Your Goose Suddenly Appears Sick – Reproductive Problems

Iain Utah

Crowing
8 Years
Dec 17, 2011
7,409
776
321
This thread is to discuss and share the experiences we have had with reproductive problems in geese so hopefully when someone deals with this for the first time, they will know what to look for and how to treat their geese.

Since I have a fairly large flock with approximately 20 female geese, I have dealt with a few different problems. I am fortunate to have a dear friend who is a certified avian veterinarian with a special interest in waterfowl. So, I have learned a lot from an expert and hope to share what I can. By no means have I seen a lot of scenarios, but hope that others will chime in.

In my experience there are two basic types of problems. Either a hard egg gets stuck inside reproductive tract or in the process of creating the egg, the hard calcium shell is not applied causing a soft egg to be laid, sometimes breaking inside of goose.

In the case of a hard shell getting stuck inside of goose, if close enough towards vent, one might be able to lubricate and assist with removal of egg. Otherwise, surgery by a qualified vet is the only way to save a goose that becomes egg bound. What to look for: off food, drinking more, pacing, panting, going to nest and acting like want to lay an egg, getting up and returning shortly to repeat. Prognosis is not so good with egg bound geese. I had a goose become egg bound once and she passed away within 12 hours of appearing off. Blood trickled from her vent after passing, causing my vet to conclude she ruptured something when attempting to pass the egg.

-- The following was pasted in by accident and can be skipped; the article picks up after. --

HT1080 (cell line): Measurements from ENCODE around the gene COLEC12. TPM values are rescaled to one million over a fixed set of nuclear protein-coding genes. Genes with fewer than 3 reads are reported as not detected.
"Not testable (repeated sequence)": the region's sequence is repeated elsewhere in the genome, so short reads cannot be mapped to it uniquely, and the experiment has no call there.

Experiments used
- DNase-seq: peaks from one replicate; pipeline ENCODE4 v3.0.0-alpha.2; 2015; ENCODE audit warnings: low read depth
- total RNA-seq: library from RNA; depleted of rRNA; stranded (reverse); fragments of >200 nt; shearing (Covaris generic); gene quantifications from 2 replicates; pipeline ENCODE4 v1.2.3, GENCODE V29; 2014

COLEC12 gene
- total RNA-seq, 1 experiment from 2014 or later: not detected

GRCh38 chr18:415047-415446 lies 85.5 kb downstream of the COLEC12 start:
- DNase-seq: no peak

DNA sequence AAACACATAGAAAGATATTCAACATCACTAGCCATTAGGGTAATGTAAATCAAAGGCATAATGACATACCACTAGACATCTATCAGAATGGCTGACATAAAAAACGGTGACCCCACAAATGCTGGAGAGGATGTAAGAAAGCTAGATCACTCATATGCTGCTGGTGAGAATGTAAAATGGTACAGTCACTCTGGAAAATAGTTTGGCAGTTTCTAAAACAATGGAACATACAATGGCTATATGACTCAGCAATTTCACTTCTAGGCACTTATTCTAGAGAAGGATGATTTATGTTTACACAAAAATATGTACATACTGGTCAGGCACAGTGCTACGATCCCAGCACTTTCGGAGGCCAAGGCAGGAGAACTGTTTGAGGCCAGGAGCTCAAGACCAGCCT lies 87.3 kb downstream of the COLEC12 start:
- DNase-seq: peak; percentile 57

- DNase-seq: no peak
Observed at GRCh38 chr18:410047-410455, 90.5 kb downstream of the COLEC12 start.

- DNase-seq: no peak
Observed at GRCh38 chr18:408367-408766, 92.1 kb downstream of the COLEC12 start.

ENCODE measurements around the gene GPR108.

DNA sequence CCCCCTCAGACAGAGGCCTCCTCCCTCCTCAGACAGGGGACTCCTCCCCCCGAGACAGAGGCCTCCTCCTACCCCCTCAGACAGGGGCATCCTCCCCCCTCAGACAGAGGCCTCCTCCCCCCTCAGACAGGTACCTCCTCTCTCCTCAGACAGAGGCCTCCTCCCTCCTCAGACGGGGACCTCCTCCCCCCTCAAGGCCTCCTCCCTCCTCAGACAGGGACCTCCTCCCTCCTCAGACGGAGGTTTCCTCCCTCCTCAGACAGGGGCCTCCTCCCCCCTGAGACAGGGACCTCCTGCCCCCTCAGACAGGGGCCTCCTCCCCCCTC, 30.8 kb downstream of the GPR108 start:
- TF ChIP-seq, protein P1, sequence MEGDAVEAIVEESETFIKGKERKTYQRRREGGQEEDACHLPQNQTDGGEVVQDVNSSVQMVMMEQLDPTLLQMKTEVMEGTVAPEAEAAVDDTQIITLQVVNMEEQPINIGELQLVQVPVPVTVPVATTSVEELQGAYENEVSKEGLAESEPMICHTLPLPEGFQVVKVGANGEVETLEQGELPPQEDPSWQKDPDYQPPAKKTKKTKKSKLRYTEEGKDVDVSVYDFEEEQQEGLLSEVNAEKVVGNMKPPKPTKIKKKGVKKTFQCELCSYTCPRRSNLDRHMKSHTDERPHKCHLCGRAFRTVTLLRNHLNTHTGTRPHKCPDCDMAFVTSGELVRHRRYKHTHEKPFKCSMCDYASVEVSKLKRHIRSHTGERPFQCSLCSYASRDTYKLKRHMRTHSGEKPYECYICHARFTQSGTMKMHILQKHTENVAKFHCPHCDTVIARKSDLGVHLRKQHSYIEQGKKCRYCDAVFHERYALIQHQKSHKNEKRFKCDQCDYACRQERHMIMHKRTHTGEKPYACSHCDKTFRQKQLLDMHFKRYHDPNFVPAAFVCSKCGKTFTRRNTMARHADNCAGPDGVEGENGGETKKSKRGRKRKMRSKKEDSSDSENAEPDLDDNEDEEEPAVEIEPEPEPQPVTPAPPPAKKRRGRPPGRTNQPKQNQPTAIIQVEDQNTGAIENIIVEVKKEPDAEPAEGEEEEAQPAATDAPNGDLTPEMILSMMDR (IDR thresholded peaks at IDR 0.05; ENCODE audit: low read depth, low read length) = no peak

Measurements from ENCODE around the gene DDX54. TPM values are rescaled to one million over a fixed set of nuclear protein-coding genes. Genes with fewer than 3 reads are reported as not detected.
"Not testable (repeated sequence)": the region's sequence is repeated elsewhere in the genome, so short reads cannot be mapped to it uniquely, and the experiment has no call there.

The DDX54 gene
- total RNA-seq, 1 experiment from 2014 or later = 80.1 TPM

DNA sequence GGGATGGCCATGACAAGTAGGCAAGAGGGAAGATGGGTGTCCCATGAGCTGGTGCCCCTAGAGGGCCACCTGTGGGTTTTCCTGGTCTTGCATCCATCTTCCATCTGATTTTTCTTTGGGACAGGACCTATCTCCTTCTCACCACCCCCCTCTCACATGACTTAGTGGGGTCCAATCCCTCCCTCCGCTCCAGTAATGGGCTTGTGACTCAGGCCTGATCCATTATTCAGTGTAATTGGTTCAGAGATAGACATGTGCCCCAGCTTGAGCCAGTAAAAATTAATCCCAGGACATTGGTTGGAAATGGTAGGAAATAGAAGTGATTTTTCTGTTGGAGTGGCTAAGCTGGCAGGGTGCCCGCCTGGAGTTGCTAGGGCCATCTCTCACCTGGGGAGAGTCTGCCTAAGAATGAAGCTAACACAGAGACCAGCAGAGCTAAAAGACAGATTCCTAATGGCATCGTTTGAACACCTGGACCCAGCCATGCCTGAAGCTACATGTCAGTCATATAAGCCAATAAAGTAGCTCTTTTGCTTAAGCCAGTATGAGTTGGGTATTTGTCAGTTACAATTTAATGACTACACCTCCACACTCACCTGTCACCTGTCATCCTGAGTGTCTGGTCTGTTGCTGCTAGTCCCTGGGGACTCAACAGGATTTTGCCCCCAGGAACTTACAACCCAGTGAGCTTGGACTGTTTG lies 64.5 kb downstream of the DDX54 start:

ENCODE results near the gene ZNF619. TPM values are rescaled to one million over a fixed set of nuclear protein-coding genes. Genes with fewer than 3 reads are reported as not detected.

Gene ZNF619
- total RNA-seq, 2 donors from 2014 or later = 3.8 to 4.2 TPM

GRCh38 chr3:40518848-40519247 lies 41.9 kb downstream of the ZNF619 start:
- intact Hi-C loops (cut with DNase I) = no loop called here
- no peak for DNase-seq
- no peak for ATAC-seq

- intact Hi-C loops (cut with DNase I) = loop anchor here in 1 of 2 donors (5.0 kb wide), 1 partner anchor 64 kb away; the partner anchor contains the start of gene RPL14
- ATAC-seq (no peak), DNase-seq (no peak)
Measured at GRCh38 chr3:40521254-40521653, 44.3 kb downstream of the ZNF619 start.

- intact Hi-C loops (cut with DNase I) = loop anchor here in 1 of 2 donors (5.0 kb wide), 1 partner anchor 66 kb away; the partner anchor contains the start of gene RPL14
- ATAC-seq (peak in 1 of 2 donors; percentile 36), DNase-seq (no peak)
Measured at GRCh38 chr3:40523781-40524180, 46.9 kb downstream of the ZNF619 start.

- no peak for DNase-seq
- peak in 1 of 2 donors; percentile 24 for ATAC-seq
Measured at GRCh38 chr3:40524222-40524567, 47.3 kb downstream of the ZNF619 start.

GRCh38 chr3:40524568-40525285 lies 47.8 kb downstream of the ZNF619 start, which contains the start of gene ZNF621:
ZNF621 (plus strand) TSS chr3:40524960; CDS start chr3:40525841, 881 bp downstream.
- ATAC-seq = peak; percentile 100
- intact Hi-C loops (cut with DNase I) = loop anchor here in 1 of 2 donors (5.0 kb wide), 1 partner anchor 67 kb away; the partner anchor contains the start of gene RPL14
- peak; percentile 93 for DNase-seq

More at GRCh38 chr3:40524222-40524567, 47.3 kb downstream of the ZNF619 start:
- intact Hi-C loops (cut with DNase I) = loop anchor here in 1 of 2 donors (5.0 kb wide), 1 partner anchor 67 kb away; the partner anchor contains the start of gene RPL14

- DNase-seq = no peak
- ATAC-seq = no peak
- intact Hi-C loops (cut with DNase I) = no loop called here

If the goose lays soft shells, check for any source of stress or lack or calcium and eliminate those reasons for soft eggs. If goose lays more than 3 in a row, then you need to disrupt laying cycle by removing her from routine for at least 3-4 days. The best is to relocate her from “home” and/or isolate her from group. This will usually shut down the laying cycle and allow her system to “reboot”.

If the soft shelled egg is broken inside of goose, there is hope without surgery. The best course is fluids. Hopefully, the goose instinctively wants to drink more but offering fresh water or placing in bath can help. Attempt to keep the goose quiet and calm. If the goose recovers within 48 hours, disrupt her laying cycle. Things to look for: goose looks sick, is usually off by herself away from group, head bent so that botton of beak touching chest, off food, wet sticky vent.